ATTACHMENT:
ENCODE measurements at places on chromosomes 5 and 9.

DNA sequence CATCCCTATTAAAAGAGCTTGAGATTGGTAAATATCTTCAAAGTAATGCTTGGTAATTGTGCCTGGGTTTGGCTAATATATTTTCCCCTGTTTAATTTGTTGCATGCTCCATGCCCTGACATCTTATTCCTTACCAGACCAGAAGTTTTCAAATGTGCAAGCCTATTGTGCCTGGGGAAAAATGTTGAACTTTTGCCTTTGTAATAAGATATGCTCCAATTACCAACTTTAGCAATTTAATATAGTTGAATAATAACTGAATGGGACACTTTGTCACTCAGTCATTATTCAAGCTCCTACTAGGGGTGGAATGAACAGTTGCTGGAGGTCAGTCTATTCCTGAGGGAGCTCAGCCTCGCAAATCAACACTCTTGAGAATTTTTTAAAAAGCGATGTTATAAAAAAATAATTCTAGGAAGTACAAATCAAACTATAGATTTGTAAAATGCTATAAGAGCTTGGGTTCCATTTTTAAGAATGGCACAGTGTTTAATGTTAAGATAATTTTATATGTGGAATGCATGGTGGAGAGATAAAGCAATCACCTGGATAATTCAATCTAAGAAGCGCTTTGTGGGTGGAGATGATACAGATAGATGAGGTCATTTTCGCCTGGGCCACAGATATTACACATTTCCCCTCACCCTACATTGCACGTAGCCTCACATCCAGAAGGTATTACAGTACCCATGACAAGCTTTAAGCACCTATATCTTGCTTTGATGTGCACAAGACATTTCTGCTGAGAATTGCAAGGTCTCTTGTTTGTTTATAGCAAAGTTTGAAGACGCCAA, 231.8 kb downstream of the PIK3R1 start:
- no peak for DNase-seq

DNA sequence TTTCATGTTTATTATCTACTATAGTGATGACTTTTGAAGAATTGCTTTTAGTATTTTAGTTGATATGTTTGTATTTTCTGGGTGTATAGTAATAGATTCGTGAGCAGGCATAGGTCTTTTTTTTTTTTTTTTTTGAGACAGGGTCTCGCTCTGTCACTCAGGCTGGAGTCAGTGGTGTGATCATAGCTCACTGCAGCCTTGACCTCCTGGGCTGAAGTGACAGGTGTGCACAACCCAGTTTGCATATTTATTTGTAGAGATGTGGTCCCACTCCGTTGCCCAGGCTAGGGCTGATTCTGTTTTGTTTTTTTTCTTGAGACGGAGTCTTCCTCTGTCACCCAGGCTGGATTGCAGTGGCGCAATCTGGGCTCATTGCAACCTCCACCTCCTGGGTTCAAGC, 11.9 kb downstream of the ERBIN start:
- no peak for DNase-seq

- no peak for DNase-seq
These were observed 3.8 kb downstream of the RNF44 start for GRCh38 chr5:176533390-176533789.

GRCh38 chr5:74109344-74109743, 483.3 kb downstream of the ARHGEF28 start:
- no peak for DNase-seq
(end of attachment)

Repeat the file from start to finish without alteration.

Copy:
ENCODE measurements at places on chromosomes 5 and 9.

DNA sequence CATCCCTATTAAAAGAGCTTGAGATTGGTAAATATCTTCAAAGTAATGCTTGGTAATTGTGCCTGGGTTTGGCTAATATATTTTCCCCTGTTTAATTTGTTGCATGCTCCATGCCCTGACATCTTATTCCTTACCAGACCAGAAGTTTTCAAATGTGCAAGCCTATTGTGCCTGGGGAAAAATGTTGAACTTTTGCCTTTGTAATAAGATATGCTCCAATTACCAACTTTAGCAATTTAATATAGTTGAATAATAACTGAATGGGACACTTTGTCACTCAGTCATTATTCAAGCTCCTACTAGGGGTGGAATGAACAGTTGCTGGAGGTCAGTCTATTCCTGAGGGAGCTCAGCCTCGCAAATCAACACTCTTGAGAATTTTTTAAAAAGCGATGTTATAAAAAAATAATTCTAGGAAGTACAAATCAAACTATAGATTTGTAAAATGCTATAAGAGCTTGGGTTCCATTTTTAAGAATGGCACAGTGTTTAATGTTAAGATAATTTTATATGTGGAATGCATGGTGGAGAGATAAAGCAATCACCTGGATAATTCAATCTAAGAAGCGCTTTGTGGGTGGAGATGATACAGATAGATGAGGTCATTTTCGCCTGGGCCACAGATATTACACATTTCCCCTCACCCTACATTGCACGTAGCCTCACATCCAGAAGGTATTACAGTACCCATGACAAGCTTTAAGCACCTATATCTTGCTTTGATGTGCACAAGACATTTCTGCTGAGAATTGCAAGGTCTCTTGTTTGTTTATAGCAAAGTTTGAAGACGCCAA, 231.8 kb downstream of the PIK3R1 start:
- no peak for DNase-seq

DNA sequence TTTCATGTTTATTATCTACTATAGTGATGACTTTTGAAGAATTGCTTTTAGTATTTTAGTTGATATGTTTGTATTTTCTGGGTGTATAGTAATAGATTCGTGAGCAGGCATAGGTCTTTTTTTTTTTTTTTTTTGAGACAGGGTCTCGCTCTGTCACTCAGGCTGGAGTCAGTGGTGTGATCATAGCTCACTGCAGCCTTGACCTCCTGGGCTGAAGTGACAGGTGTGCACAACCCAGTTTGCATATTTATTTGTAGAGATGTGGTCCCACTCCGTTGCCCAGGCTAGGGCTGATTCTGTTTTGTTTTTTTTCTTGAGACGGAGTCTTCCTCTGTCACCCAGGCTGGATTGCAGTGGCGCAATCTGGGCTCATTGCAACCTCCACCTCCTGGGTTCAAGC, 11.9 kb downstream of the ERBIN start:
- no peak for DNase-seq

- no peak for DNase-seq
These were observed 3.8 kb downstream of the RNF44 start for GRCh38 chr5:176533390-176533789.

GRCh38 chr5:74109344-74109743, 483.3 kb downstream of the ARHGEF28 start:
- no peak for DNase-seq